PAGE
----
So that's the pattern in Russia. The underlying fundamentals of no growth, no stable revenue sources, dependence on foreign money for bridge financing and a government perpetually on the brink of losing control assure that bouts of optimism on the back of IMF funding announcements (they'll get another $15 billion this week) can't last forever. And Russian inability to think in market terms guarantees that sooner rather than later, they will say or do something that forces the market to return to the economic and political fundamentals that are driving Russia today.

The Chinese

The Chinese are in a very similar situation. And like the Russians, less than a month ago they were congratulating themselves on having outfoxed the goofy Americans. Now they might wish they hadn't fooled us idiots so completely. In June, the Chinese as you will recall, essentially forced the U.S. into a joint intervention with Japan to drive the dollar down by threatening to devalue the yuan if the dollar hit 150 against the yen. In fact, internal politburo documents refer to that intervention as "the beautiful victory," meaning they had won a war without even being a combatant.

The laughing and backslapping has stopped in Beijing and

Hong Kong

this week. With the dollar drifting toward the 150 level, but without the panicky feeling of the last run up to this area, markets are remembering the threat to devalue the yuan at that dollar/yen level. In fact, Hong Kong officials are livid about the "beautiful victory" in June, because their crashing stock markets (new lows today) are a direct result of the Beijing threat to devalue two months ago. Everyone knows that if the Chinese were to let the yuan go, it would take the long-suffering Hong Kong dollar peg with it.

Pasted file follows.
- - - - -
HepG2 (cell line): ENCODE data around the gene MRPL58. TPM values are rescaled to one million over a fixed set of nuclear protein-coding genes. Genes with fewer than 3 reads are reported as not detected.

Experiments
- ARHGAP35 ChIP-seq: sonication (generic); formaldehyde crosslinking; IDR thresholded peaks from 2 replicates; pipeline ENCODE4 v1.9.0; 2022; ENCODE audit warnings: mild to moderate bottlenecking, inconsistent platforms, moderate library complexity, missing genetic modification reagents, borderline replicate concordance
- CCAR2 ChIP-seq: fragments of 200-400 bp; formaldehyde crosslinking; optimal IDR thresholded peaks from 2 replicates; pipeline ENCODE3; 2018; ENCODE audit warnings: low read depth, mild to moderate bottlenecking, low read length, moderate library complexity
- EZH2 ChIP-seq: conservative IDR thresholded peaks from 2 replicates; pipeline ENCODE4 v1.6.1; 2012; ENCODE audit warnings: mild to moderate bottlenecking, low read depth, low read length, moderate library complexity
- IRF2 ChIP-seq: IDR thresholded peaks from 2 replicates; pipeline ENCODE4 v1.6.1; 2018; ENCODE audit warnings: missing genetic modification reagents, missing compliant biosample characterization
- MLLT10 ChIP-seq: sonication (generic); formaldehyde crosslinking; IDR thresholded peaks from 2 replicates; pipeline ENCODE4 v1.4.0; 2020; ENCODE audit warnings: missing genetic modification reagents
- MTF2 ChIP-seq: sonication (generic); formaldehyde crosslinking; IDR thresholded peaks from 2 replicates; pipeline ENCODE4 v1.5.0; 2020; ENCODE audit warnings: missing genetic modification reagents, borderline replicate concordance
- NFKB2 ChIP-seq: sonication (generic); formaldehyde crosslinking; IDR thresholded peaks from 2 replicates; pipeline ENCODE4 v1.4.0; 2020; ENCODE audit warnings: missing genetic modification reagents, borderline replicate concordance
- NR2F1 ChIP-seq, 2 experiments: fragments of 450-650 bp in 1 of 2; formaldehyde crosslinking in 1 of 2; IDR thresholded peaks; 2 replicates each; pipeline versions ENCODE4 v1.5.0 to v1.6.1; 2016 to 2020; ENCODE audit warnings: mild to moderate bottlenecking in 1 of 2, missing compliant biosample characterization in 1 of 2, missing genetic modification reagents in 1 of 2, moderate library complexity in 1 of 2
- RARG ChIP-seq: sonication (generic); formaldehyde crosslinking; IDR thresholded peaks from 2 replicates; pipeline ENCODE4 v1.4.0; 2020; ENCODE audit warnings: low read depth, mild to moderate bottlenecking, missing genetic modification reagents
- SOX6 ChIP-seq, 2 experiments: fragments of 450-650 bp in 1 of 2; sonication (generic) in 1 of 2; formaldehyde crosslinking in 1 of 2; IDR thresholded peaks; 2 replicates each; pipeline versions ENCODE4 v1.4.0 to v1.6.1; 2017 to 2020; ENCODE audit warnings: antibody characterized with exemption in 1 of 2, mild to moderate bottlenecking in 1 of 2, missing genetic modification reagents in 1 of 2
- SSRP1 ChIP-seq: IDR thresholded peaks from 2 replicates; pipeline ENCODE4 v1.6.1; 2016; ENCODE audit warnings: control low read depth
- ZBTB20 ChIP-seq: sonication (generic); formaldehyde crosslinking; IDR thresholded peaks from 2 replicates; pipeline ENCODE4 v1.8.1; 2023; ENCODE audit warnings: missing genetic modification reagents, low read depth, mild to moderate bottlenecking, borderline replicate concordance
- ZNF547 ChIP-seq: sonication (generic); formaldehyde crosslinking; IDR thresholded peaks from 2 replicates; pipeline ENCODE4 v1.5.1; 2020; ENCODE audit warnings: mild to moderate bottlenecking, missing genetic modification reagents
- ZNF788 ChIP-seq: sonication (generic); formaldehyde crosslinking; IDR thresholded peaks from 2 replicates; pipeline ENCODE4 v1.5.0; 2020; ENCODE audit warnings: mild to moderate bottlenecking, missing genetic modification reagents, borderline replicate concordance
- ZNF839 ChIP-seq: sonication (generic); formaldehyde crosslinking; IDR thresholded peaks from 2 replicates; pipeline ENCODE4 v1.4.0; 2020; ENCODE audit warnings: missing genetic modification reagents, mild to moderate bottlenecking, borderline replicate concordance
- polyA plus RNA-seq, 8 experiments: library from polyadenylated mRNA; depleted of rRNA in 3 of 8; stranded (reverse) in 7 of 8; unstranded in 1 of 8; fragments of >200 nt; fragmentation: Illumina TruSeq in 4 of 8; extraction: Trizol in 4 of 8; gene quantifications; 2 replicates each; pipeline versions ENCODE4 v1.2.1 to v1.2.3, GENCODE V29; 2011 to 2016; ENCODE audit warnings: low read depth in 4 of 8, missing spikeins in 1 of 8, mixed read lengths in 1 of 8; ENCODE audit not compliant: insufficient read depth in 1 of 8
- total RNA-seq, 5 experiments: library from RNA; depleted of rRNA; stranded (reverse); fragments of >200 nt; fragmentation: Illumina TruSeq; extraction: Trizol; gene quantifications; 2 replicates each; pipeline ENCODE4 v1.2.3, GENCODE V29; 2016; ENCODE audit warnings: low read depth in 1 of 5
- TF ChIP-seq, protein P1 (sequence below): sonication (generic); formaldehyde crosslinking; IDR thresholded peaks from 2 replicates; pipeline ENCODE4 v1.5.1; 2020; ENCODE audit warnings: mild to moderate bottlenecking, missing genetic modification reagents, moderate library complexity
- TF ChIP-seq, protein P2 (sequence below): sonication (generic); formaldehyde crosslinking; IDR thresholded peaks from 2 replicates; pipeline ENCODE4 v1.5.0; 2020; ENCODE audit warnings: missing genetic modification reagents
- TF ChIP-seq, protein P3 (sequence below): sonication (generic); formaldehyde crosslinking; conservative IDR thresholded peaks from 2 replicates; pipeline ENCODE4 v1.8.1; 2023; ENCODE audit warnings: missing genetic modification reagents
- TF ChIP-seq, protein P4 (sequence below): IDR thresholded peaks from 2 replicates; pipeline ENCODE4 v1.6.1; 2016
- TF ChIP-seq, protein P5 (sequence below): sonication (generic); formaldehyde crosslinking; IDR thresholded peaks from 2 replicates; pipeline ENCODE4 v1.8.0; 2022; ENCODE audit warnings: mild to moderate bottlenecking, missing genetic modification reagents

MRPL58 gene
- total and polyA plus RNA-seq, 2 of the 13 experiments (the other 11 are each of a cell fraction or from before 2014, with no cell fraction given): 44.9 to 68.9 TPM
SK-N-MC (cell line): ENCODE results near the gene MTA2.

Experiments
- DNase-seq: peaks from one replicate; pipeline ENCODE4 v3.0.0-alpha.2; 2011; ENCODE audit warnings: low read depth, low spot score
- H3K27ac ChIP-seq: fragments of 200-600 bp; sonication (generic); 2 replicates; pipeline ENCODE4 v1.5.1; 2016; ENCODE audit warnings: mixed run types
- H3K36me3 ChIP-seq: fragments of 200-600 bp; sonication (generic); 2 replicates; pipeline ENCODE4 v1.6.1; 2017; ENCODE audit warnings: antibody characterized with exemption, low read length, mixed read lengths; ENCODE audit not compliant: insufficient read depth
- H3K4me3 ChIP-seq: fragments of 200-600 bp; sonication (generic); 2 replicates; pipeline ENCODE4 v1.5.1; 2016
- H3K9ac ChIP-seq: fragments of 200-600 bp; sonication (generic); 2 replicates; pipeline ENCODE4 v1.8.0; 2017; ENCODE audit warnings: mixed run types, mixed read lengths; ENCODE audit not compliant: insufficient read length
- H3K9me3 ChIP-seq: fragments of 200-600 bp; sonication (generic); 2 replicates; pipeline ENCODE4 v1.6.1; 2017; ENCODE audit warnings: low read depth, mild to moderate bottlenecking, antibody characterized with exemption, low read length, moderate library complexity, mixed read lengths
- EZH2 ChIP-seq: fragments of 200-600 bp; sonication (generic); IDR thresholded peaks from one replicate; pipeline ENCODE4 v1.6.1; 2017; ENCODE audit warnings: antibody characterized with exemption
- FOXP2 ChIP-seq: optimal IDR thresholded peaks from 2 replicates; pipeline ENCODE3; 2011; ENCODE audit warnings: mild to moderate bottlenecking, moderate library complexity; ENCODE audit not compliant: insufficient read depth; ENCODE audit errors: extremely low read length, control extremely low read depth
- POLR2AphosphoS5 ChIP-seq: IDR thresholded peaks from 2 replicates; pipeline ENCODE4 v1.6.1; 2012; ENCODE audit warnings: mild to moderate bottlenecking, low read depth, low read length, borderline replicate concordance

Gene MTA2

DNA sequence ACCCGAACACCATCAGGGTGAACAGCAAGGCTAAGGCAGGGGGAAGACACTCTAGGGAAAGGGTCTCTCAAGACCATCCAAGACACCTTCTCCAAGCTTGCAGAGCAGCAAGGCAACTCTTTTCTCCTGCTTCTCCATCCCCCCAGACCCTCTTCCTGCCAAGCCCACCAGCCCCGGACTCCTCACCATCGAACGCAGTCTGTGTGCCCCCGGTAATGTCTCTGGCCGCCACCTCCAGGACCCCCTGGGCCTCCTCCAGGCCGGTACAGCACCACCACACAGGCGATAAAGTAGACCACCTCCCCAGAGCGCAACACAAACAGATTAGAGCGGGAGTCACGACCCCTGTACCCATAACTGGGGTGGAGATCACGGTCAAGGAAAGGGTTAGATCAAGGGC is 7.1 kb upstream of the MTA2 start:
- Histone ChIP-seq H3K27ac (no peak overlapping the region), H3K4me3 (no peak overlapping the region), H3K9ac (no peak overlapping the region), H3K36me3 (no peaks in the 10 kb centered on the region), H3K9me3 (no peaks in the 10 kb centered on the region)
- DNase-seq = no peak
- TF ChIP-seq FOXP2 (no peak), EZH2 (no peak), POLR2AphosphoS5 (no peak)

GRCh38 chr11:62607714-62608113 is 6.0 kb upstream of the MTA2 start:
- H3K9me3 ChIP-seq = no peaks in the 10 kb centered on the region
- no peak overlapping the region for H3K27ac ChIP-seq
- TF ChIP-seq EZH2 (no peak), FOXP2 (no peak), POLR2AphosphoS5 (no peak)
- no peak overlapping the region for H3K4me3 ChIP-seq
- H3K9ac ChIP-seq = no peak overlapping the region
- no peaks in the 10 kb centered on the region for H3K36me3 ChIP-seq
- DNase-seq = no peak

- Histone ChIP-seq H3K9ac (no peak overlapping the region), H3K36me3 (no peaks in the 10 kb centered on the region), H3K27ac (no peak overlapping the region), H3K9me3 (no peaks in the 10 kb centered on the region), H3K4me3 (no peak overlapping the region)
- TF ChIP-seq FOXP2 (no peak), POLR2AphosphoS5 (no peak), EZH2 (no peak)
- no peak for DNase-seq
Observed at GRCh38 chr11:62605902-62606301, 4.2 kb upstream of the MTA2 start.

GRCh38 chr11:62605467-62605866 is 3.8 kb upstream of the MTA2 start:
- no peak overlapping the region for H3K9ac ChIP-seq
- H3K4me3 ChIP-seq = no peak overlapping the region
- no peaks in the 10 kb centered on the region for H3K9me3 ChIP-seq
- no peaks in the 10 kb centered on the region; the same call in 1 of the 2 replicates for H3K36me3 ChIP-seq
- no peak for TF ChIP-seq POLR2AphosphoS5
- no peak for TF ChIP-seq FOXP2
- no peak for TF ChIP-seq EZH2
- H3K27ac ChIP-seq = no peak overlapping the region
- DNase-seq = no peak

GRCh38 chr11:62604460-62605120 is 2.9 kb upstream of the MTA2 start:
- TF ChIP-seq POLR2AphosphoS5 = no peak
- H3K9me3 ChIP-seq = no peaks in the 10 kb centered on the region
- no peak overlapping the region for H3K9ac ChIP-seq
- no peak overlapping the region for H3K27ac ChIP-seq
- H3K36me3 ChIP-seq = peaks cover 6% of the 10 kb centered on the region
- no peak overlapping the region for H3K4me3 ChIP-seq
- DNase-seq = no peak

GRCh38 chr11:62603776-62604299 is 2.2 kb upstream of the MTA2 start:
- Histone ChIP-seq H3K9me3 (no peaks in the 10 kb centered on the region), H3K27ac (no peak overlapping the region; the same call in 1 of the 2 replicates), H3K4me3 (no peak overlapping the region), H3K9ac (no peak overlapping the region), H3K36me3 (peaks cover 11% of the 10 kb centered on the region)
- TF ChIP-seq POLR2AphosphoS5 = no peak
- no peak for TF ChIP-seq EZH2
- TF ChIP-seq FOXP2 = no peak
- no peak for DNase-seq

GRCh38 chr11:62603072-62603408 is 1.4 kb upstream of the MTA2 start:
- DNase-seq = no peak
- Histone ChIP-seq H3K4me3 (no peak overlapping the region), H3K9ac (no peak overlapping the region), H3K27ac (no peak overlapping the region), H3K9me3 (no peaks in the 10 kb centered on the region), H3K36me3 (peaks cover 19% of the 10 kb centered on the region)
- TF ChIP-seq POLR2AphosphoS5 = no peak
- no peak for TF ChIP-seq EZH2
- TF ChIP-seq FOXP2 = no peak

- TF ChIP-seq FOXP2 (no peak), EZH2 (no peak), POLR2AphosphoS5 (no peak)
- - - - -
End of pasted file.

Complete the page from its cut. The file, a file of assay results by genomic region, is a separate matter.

Again, the Chinese do not understand the reality of communicating with world markets today. If you make a threat, it goes into hundreds of analyst databases and sits there ready to be keyword searched anytime in the future. Then when new problems emerge, we go back, find the previous threat and rebroadcast it; asking if it still applies. Of course, conditions may have changed since you made that threat and being reminded of it may not be exactly what you want. But markets don't care about feelings.

Of course, there is a particularly beautiful historic irony to China's problems today. Bad as the speculation against Hong Kong and the yuan had been through Friday morning, it got amped up 10 times higher when the Vietnamese devalued their currency known as the dong (make your own jokes, we're too busy). Traders said, oh my God, it's a new Asian devaluation round underway; this will put pressure on the Hong Kong dollar, etc., etc. Although we don't believe the Hanoi think tank cut the dong rate simply to amplify China's problems (remember, they're Communists too, so what do they know?), knowing that their currency move hurt China caused no tears to flow in the Hanoi Hilton tonight.

Richard Medley is managing partner of Medley Global Advisors, a New York-based firm that provides political and economic advice to hedge funds and investment banks.